Quiet Coyote

Student Contributor: M. Ohland
Quiet coyote is used to get the classes attention when they are working on an assignment and it may be loud in the classroom. It is an easy signal to show that their eyes need to be on the teacher, their ears are open and listening, and their mouths are closed. This is used if you need to tell the class something quick and then they get back to work. This tool is not really a transition tool.

To form quiet coyote, you place your middle finger and ring finger on your thumb. You then put your pointer finger and pinky finger up in the air. Your thumb, middle finger, and ring finger form the mouth of the coyote. Your pointer finger and pinky finger create the ears of the coyote. Quiet coyote is an easy attention getting tool. When I was in elementary school, my teacher used this tool to get our attention. It worked really well because everyone knew what it meant and what to do when they saw it. Nothing is better than a cute coyote to get the classes attention.

The theory that best fits quiet coyote is the preventative phase. You need to start using quiet coyote at the beginning of the year so that the students can learn it and understand when and why it is used. Once they understand the purpose of quiet coyote they will use it with confidence. This tool could relate to the supportive phase because that is when you use quiet coyote. However, it would not fall under this phase because in order for it to work in the supportive phase, it needs to be taught in the preventative phase. The way this tool would relate to the corrective phase would be teaching this procedure again if the class seem to not be using this tool effectively. Quiet coyote falls under the Student Directed and Collaborative theories because every single person in the classroom has to buy into this tool in order for it to work.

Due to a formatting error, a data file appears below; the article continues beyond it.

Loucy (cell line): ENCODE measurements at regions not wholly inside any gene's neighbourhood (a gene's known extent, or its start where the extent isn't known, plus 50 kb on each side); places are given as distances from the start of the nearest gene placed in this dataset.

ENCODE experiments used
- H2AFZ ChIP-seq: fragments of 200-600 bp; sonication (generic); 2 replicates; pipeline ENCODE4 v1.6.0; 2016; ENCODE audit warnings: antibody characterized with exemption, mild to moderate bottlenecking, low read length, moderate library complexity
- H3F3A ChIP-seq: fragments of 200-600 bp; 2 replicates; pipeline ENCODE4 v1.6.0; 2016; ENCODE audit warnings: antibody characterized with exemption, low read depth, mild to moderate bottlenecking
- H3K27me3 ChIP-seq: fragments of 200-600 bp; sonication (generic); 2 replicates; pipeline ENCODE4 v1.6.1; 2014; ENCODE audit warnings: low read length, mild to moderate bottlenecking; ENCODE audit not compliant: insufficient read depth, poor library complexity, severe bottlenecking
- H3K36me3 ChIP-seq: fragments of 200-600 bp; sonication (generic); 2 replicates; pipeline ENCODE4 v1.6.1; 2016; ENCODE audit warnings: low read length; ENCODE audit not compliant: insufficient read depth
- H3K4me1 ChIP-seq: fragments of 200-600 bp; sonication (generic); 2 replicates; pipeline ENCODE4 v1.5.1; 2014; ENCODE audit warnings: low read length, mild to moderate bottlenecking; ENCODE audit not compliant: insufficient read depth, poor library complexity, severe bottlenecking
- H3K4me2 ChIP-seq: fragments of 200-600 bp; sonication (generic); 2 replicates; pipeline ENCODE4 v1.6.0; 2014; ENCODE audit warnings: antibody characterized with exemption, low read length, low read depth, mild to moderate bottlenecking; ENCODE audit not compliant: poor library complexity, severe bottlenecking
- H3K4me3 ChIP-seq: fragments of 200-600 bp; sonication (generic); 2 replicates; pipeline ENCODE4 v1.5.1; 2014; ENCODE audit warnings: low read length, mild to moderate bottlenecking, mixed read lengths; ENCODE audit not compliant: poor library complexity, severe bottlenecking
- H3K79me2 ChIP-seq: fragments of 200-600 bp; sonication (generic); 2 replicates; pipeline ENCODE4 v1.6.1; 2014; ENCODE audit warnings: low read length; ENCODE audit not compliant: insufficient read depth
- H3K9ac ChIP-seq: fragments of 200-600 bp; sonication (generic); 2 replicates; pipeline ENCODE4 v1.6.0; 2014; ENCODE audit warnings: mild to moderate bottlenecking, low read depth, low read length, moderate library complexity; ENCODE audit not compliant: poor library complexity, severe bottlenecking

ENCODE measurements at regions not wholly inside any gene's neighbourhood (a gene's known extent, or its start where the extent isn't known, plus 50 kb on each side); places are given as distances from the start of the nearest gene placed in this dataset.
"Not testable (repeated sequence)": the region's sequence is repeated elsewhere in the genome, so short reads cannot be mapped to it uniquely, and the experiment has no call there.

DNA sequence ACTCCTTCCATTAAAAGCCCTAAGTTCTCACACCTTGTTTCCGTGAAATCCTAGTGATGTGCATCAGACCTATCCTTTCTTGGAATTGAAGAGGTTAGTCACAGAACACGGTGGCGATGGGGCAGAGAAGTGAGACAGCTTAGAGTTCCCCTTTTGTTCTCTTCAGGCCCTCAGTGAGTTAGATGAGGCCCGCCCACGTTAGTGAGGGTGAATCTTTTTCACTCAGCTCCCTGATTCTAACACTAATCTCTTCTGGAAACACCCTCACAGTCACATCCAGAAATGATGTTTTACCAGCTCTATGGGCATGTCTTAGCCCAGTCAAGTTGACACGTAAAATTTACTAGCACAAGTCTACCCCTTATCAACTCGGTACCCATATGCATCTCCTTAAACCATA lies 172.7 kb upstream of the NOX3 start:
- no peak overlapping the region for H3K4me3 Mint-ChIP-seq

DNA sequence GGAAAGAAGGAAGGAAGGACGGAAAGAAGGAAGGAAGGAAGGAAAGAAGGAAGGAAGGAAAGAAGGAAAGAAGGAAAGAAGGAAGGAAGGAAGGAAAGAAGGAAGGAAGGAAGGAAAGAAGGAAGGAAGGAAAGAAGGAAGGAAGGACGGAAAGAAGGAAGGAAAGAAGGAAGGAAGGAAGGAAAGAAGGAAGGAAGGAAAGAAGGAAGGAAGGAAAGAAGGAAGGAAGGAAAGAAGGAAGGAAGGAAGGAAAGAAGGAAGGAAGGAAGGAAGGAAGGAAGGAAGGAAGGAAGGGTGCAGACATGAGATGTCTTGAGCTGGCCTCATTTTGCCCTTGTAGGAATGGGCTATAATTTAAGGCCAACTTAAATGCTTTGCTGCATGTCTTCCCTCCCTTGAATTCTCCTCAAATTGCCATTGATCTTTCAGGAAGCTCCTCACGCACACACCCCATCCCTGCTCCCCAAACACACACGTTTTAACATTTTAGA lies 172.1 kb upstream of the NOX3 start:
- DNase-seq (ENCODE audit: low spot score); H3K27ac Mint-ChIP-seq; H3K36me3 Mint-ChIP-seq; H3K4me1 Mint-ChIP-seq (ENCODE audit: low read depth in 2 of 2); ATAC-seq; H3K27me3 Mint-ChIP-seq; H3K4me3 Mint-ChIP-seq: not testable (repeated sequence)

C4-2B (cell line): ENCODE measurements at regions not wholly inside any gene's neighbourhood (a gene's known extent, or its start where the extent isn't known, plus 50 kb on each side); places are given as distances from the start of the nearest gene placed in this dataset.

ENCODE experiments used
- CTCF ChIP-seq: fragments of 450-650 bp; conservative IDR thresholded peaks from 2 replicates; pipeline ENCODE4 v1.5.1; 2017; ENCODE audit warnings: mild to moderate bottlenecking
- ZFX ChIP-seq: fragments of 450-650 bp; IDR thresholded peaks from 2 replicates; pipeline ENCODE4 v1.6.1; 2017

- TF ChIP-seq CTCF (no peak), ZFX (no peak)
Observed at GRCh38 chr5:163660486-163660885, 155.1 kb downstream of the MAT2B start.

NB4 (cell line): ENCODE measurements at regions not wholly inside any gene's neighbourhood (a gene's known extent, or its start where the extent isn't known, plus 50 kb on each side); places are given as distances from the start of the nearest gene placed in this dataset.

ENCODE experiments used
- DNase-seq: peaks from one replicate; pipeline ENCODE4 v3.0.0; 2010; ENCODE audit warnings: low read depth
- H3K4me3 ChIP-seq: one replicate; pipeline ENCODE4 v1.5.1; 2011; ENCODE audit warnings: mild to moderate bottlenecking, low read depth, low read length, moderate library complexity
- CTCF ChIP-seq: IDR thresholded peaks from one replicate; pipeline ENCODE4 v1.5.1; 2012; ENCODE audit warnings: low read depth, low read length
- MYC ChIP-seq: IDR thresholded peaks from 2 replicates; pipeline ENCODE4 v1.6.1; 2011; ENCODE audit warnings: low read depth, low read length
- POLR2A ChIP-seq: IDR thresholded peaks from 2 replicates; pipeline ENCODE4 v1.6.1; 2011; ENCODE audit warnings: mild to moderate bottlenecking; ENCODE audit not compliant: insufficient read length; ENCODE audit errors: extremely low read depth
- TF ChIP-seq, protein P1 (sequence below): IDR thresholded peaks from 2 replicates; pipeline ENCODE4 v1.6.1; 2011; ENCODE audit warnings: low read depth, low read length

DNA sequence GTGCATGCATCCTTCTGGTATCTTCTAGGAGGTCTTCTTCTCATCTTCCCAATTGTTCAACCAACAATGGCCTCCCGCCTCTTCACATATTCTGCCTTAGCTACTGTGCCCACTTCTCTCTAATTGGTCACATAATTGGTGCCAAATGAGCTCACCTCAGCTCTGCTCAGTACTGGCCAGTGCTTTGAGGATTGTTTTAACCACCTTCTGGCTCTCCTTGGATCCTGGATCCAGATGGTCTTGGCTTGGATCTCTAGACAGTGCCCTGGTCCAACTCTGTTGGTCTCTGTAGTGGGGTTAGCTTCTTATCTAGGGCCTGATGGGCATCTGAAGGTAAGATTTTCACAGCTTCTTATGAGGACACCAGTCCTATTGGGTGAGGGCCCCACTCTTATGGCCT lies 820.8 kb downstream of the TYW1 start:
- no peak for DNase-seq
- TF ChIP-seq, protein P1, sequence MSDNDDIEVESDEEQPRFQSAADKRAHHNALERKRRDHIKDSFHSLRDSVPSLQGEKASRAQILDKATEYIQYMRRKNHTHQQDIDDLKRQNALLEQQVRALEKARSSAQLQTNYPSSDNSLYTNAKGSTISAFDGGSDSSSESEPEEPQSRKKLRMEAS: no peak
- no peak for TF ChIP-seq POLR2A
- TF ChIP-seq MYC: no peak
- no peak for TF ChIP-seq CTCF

More Information –
Tool Source: I got the idea of quiet coyote from my 5th grade teacher, Ms. Anderson.

2 thoughts on “Quiet Coyote”

  1. Quiet Coyote is something that my students do to each other during songs when there is a part that they find to be funny and don’t want their classmates to sing. I noticed that the students only used quiet coyote during math songs so I figured it would be an easy tool to implement into the other aspects of the day. At first, it took them some time to get used to a signal for them to know to be quiet instead of simply being told, but over the next few days, the students had a grasp on what to look for. This simple gesture has had great benefits for our class both inside the classroom and outside. One of us can simply raise the quiet coyote symbol in the air in the hallway and the talking comes to an end. It has been a great addition!

  2. Grade Level: 3rd
    Number of Students: 26
    Demographics: Suburban
    Quiet Coyote is used often within my classroom, though in a different way. My mentor and I often use silent hands. Which has the same benefits, though a different hand formation. We use this tool throughout the whole day within the classroom. It’s most often used to get students’ attention after partner discussions. This Is a tool that was implemented within the classroom at the beginning of the year, and something that is used school wide. Therefore the implementation of this tool was not done on my part. I think this is a great supportive tool that gets students attention. Students understand that the silent hand means to turn off our voices and listen. This is not only used within the classroom, but during assemblies and lunch time as well. I believe this tool is a great addition to any classroom, and once implemented its easy for students to grasp.


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